Horses, Fire and a Wood Barn
As you all may know, we moved to the southeast from Arizona. In Arizona, fire is very, very scary. Setting a fire in your backyard and leaving it to burn is a major no-no. Here, it’s no big deal. We have an empty field across the street from our property, and the owner has spent many months clearing it. He chops down a bunch of trees, mows down weeds and sets whatever’s left on fire. Then he just leaves. No big deal. He did this shortly after we moved here, and believe me, Bill and I were fit to be tied. We let it go until it was a few yards from our other neighbor’s house, then put it out ourselves. I’m sure the natives are still giggling over that one.
Anyway, someone not too far from here is burning a big pile of something tonight. Either that or a house is on fire and no one has noticed yet. Our house smells like a casino (cigarette smoke, for those of you have never been to a casino), and there’s a haze of smoke all around. You can see a glow over one of the hills just east of here. The horses are pretty freaked out, and we’re concerned ourselves. Especially since we just locked our horses in a barn made entirely of wood.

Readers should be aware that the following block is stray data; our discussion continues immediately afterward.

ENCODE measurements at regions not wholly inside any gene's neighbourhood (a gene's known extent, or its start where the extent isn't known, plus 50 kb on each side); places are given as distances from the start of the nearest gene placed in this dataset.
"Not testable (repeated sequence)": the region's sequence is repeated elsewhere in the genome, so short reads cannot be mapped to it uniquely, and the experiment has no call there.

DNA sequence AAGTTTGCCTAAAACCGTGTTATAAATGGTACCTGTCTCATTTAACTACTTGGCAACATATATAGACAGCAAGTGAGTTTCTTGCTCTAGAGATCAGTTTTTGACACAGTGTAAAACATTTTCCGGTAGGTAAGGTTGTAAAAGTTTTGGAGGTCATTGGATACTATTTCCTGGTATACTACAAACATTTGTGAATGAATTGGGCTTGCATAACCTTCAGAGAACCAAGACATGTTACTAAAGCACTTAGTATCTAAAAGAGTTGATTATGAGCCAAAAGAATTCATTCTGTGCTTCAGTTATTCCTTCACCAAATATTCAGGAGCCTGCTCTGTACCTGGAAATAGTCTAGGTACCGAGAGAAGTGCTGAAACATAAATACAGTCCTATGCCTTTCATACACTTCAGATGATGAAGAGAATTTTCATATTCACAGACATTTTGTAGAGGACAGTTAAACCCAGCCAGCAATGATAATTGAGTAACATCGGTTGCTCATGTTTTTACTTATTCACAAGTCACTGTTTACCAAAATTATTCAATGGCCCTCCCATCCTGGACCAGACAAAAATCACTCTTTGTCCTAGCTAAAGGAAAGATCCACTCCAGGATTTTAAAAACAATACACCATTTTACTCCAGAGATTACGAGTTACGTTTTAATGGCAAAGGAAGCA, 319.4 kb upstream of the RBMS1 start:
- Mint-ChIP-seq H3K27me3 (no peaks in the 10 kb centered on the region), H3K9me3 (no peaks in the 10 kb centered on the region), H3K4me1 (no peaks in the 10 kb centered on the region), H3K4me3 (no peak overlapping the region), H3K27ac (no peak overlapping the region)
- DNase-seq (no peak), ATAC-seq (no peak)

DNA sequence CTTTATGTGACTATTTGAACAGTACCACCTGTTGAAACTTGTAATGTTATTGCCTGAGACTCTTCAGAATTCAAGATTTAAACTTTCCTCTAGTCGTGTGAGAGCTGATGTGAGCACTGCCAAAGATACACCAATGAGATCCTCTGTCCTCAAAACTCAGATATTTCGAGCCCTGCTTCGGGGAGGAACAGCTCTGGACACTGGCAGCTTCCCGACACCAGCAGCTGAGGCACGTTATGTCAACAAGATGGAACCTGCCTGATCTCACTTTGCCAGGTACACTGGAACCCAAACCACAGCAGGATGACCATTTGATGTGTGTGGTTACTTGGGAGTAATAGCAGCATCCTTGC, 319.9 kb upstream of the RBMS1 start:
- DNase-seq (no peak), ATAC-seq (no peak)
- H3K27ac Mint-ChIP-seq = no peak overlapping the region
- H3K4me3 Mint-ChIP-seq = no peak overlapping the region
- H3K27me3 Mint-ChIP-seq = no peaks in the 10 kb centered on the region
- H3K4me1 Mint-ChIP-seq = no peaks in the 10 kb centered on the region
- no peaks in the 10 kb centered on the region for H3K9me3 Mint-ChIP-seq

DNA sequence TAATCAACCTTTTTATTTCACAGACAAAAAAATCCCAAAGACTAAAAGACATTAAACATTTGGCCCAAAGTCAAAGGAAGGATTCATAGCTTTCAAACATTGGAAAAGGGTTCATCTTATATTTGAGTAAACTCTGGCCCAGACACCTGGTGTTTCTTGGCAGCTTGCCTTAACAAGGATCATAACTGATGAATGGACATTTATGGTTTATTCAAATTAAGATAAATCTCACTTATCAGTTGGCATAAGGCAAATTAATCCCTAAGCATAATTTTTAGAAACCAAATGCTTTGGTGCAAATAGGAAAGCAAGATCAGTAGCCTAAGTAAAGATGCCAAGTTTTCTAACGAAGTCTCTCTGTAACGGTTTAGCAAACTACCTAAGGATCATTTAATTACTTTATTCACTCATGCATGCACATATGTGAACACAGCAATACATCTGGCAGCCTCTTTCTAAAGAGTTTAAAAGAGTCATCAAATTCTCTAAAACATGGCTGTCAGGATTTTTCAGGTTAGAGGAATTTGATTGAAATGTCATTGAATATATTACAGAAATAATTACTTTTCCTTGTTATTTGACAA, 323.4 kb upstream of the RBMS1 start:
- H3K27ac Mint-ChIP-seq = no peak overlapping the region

Unfortunately, we can’t stay up all night to watch in case the fire makes it all the way over here. Normally, we might try it, but we have to take The Kid to school early in the morning, Bill is pretty sick with a cold and I’m still recovering from some other bug I caught last week. But as a precaution, rather than leave the horses’ halters and lead ropes in the tack room like we usually do, we brought them down here to the house with us. That way, just in case something were to happen, we have halters ready. We really should do that all the time, and if we had more storage here, we would. But there’s simply no space. We have a mudroom planned, though, and that would be a great place to keep a couple of emergency halters. As I’ve mentioned before, a lot of people keep a halter hanging outside the stall door for emergencies, but we’re too paranoid for that. It feels too much like leaving the keys in the car.
So that’s our emergency plan, such that it is. It’s kind of a short-term plan, but we really need to have an emergency plan in place, and so should you. In our case, we need to worry about fire, tornado or nuclear fallout. Think about what might happen (even a remote possibility) and plan accordingly.
As usual, more on that later. For now, we have the teeny-tiny chance that the fire that may or may not still be burning a half-mile away could possibly spread to our barn covered. Whew.